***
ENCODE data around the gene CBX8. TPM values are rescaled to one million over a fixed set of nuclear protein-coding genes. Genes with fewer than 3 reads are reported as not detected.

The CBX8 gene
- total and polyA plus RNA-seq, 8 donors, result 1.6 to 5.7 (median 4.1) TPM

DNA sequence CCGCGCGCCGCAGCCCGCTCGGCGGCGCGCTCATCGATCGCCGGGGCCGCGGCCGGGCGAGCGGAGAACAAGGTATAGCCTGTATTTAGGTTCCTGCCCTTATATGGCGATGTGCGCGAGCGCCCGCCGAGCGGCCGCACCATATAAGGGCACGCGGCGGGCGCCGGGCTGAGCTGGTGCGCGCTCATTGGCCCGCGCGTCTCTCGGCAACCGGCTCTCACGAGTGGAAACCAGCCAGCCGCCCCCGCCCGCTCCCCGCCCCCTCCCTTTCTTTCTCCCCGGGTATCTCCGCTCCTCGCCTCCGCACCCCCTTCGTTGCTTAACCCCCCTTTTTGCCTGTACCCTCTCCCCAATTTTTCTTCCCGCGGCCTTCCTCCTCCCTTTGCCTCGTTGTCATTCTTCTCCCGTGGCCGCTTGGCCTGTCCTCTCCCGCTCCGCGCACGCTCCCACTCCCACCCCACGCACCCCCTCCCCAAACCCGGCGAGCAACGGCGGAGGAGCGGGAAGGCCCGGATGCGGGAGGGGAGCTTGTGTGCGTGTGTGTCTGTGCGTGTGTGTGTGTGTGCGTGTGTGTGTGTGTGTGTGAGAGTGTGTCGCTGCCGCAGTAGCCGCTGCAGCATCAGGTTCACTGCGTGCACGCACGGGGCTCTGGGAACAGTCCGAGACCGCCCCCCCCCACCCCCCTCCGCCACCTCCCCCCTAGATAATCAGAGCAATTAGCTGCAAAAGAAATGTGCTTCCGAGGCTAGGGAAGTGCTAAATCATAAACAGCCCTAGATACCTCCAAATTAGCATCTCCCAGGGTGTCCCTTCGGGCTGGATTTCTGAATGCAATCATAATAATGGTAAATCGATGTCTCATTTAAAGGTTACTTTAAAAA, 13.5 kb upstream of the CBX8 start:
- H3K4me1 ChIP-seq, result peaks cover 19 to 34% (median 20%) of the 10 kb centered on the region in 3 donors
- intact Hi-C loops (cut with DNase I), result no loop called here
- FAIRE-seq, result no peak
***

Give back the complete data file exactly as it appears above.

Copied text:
ENCODE data around the gene CBX8. TPM values are rescaled to one million over a fixed set of nuclear protein-coding genes. Genes with fewer than 3 reads are reported as not detected.

The CBX8 gene
- total and polyA plus RNA-seq, 8 donors, result 1.6 to 5.7 (median 4.1) TPM

DNA sequence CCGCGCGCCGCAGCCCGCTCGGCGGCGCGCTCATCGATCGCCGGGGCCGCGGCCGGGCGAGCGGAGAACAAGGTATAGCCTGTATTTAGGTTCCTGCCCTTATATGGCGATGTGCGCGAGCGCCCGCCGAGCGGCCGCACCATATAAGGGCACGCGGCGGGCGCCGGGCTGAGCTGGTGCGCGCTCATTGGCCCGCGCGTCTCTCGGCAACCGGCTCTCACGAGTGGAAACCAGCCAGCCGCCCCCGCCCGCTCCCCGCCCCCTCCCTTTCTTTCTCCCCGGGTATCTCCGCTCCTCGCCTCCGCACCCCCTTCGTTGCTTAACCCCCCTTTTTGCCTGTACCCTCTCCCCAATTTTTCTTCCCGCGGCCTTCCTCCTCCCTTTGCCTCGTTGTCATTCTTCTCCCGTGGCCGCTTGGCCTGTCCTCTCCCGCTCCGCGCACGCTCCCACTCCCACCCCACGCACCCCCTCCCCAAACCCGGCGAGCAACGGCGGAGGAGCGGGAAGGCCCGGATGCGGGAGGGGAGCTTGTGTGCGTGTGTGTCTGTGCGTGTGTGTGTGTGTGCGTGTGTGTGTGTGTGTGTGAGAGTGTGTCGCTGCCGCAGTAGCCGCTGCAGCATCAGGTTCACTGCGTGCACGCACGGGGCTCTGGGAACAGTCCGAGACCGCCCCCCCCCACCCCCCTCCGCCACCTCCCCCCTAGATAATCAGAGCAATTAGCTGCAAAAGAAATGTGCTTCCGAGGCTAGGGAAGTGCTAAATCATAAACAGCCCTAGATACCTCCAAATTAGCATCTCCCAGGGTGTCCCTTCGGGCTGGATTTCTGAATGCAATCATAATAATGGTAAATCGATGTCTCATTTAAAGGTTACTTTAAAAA, 13.5 kb upstream of the CBX8 start:
- H3K4me1 ChIP-seq, result peaks cover 19 to 34% (median 20%) of the 10 kb centered on the region in 3 donors
- intact Hi-C loops (cut with DNase I), result no loop called here
- FAIRE-seq, result no peak